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The hard-to-hear truth

The show’s skepticism over James’s readiness rests on Dave Ramsey’s rule that no more than 25% of one’s take-home pay should go toward a mortgage. Anything more than that, Ramsey believes, is an overextension that risks your financial health — especially if you have debt. (Remember, too, another key tenet of Ramsey’s home-buying philosophy: Put at least 20% down to remove the cost of private mortgage insurance.)

James could also change careers to better afford the home he wants — another demoralizing option. One of the show’s hosts had a sharp message for politicians about compensating civil servants like the caller: “To all you legislators who are just throwing sand at each other in your sandbox, pay teachers and cops. … Good grief.”

Regardless of career path, the 25% figure is usually a good rule of thumb, though the lending industry typically recommends no more than 28% as the ceiling. Here’s why James and others in his situation might reconsider their goals and timelines.

More: How much house can you afford?

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Financial strain

A primary risk of buying a home with a mortgage above 25% of your take-home pay is the potential for severe financial strain. Your mortgage payment is only one aspect of your overall housing costs, which also include property taxes, insurance and maintenance. Overspending on your mortgage reduces room in your budget to cover these additional costs and meet other financial obligations.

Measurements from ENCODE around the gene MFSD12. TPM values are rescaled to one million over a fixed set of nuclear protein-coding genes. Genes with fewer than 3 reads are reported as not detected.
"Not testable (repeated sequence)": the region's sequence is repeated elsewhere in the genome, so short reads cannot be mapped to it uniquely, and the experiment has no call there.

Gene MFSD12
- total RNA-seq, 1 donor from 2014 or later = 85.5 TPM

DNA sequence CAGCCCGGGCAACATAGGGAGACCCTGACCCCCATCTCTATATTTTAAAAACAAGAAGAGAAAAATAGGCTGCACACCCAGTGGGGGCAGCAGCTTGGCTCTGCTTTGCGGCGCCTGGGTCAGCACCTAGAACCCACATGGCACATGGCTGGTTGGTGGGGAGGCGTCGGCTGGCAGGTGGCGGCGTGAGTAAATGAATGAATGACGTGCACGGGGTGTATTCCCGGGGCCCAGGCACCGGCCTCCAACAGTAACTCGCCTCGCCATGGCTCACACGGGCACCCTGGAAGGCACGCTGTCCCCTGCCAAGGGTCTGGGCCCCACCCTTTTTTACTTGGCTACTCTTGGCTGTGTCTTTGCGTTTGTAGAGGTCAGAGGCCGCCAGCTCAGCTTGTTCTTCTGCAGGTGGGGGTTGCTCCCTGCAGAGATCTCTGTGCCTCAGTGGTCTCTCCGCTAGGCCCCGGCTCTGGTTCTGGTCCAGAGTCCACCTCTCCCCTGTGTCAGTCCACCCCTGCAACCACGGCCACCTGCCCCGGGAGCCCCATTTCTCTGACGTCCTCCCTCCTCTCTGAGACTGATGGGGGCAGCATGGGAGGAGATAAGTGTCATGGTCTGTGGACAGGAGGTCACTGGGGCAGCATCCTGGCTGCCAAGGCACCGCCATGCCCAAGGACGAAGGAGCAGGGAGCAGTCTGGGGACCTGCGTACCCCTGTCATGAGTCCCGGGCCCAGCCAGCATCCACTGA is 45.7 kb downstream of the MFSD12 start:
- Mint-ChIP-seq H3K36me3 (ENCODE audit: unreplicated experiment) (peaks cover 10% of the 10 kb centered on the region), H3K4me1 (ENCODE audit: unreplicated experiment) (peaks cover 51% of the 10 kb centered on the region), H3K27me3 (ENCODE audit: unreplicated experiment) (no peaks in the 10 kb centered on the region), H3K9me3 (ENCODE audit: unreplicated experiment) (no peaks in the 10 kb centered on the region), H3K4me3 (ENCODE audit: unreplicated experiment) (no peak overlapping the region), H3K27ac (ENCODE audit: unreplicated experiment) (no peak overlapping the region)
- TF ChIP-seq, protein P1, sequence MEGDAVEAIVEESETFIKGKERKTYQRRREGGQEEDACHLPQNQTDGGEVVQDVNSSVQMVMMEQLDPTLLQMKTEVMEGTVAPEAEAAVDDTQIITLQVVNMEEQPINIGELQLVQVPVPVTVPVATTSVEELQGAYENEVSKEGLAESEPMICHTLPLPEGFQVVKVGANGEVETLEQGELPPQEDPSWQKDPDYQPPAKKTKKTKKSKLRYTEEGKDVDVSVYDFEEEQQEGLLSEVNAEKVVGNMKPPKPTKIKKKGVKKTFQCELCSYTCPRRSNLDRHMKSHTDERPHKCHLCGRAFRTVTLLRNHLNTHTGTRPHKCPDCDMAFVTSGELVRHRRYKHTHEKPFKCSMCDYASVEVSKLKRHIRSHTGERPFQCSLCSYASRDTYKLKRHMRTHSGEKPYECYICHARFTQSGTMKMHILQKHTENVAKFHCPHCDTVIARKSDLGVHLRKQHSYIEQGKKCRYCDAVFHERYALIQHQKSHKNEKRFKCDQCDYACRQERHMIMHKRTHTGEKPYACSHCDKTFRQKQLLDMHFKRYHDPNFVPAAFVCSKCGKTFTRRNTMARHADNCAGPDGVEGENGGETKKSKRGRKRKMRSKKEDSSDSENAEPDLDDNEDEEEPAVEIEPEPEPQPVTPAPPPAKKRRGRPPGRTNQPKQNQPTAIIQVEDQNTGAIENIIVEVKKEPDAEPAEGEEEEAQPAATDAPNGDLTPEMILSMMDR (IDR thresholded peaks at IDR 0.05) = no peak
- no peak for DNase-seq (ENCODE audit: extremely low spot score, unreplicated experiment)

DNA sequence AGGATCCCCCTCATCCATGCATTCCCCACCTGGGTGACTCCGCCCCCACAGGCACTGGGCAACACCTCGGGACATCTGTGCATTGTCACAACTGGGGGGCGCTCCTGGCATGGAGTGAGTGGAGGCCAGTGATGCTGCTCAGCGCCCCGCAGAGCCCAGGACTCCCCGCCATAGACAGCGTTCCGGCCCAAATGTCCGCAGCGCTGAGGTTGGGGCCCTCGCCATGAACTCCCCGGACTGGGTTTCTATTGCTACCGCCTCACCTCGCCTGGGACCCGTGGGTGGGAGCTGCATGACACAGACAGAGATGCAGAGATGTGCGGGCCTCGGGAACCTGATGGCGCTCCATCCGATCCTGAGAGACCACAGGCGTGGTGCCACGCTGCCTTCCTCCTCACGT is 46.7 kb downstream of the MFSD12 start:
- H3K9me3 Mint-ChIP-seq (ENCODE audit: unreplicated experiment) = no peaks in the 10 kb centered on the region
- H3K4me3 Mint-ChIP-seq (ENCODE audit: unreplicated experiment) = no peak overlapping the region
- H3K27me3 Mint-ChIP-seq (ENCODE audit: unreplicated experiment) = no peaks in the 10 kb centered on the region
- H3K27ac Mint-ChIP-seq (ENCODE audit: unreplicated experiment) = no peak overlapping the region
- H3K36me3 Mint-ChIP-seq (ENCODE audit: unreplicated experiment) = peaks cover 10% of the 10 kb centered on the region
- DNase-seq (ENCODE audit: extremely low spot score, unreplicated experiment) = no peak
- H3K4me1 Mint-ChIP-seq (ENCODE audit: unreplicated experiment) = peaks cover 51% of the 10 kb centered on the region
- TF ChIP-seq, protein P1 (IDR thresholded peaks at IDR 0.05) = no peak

This lack of financial flexibility can restrict your ability to save for emergencies, invest in your future, or enjoy discretionary expenses. Add medical emergencies or job loss into the mix, and things can get out of hand fast.

Read more: A California nurse went viral showing how she paid off her student loans by 27 while making up to $500K a year — here are 5 ways to build wealth without a wild salary

Risk of default

In the event of an unforeseen financial setback, you may find it challenging to keep up with your mortgage payments.

Defaulting on your mortgage can have long-term consequences, including damaged credit, foreclosure, and the loss of your home. And it may only land you in a cycle of debt.

A report by the Federal Reserve found that higher debt-to-income ratios were commonplace in cities that endured the worst of the 2008 recession.

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Reduced mobility and flexibility

An overextended mortgage can limit your mobility and flexibility in life. If you’re tied to a high mortgage payment, it becomes more challenging to seize new job opportunities or relocate for personal reasons.

This lack of flexibility can hinder career growth and personal development, trapping you in a situation where your mortgage becomes a burden rather than an asset.


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Chris Clark Freelance Contributor

Chris Clark is freelance contributor with MoneyWise, based in Kansas City, Mo. He has written for numerous publications and spent 18 years as a reporter and editor with The Associated Press.


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